5. Do you believe our children, especially by middle school, are dealing with more concerns over mental health than in the past? What is the role of a public school system in providing mental health services and resources to children and families? How is District 90 performing on that front?

The need for wraparound mental health for all students – those with specific long-term and/or situational needs, and those for whom we want to preserve and promote mental health wellness—has increased over the last many years, including the COVID years.  District 90 and families have collaborated well to identify needs and to increase resources, as well as to provide additional training for frontline Teachers.  I think District 90 has done very well on this front.

6. In the radical transformation in teaching caused by COVID-19, what did District 90 learn or invent that should be retained in teaching going forward?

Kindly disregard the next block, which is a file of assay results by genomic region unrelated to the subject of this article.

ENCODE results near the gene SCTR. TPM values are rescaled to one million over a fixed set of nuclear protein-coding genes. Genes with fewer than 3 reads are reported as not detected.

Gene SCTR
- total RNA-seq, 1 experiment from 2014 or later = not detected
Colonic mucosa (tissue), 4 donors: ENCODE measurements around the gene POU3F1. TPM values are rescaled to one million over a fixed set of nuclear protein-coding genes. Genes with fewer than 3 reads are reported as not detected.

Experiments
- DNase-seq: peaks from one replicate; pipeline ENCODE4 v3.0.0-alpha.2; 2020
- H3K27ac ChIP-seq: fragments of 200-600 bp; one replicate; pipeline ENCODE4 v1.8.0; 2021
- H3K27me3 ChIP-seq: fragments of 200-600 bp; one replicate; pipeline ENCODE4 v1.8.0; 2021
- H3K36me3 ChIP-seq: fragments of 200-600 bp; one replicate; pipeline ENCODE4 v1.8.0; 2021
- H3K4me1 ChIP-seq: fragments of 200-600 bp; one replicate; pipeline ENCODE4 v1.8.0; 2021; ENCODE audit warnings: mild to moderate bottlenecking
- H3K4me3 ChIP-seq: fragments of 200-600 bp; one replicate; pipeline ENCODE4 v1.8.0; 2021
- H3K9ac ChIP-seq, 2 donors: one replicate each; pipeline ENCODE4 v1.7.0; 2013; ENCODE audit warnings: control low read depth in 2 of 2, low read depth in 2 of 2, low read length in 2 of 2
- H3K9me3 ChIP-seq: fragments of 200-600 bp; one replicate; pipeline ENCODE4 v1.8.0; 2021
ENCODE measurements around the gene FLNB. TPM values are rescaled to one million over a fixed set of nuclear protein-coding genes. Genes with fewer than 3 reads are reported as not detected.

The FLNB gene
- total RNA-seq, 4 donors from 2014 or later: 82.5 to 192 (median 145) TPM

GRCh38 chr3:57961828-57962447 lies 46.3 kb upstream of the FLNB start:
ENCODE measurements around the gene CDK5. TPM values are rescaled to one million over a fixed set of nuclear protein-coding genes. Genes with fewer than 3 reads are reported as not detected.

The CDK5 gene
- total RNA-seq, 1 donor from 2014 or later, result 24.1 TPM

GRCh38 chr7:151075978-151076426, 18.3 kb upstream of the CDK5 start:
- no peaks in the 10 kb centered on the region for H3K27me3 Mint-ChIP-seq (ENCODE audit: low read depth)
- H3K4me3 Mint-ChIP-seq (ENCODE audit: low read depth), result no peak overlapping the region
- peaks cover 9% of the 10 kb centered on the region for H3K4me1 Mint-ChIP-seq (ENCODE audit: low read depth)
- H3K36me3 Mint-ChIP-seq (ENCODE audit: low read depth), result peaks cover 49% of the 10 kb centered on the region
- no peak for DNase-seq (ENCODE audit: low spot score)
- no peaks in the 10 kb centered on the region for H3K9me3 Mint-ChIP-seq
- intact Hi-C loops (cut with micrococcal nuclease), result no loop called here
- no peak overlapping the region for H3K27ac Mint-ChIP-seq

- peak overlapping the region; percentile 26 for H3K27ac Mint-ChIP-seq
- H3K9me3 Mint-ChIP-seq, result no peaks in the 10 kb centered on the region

I assume by “radical transformation in teaching” you mean e-learning. I cannot comment on what District 90 has learned nor invented.  That said, I think there is a place for e-learning, but we haven’t yet perfected it and we don’t know enough about the long-term efficacy of this approach.  There are some children for whom it has proven wholly ineffective for a variety of reasons.  While most teachers put forth yeoman effort during COVID,  our teachers’ use of this methodology appears quite varied.  Finally, we have conducted no evidence-based research to help us better understand many things ie: which curriculum components were best served by this methodology, how to best train teachers to be most effective with groups and with individuals via virtual learning, what long-term academic and emotional effects resulted for individuals and for cohorts.  For these reasons, and at this time,  I believe virtual learning should not be used as an equal substitute for in-person classroom teaching at the elementary level.